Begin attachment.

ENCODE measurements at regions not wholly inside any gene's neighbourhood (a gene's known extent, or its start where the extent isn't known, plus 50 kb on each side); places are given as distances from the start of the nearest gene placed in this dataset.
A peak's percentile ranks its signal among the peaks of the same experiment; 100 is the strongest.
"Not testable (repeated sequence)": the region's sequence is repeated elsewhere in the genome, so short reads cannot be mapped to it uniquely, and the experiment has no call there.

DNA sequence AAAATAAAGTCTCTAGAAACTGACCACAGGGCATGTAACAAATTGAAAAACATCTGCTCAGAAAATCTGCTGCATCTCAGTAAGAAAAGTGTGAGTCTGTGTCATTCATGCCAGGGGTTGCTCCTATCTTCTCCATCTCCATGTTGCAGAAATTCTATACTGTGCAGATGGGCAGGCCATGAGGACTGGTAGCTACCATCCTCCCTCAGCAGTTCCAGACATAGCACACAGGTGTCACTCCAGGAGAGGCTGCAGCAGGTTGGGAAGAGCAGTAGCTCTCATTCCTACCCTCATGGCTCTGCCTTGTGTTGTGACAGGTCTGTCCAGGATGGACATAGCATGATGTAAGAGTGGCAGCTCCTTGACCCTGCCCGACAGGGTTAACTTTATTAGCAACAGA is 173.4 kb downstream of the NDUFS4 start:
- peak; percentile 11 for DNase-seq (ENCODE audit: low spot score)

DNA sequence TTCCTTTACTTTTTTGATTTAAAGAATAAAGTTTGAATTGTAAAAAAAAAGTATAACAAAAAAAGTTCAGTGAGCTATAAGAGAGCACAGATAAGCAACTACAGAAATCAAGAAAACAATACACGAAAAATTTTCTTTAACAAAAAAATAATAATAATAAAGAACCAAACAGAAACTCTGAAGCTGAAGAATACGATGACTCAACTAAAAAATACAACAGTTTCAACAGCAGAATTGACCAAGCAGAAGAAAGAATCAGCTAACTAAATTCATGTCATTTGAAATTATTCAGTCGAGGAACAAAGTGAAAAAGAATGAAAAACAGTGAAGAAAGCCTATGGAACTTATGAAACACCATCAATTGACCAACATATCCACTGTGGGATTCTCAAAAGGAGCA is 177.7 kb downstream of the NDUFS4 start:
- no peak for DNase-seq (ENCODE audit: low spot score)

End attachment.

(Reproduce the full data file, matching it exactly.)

ENCODE measurements at regions not wholly inside any gene's neighbourhood (a gene's known extent, or its start where the extent isn't known, plus 50 kb on each side); places are given as distances from the start of the nearest gene placed in this dataset.
A peak's percentile ranks its signal among the peaks of the same experiment; 100 is the strongest.
"Not testable (repeated sequence)": the region's sequence is repeated elsewhere in the genome, so short reads cannot be mapped to it uniquely, and the experiment has no call there.

DNA sequence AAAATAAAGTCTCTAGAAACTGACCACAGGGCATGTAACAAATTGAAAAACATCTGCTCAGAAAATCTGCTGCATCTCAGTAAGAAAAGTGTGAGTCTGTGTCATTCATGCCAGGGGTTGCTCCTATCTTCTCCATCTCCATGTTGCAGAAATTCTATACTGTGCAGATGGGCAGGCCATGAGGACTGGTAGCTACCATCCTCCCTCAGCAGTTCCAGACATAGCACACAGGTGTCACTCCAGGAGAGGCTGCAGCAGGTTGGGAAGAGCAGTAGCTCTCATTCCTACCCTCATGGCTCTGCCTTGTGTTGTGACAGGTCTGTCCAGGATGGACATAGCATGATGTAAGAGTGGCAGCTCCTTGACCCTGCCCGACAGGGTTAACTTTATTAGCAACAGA is 173.4 kb downstream of the NDUFS4 start:
- peak; percentile 11 for DNase-seq (ENCODE audit: low spot score)

DNA sequence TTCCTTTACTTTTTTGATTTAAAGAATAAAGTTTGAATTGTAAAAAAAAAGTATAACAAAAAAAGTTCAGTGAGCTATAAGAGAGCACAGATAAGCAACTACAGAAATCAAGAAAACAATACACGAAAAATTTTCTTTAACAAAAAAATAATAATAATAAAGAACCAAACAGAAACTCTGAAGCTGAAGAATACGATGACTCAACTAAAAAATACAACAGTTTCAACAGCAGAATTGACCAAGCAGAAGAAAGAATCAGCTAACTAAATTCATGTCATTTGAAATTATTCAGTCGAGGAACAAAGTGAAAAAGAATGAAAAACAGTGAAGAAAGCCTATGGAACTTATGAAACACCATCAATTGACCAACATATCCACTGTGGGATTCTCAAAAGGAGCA is 177.7 kb downstream of the NDUFS4 start:
- no peak for DNase-seq (ENCODE audit: low spot score)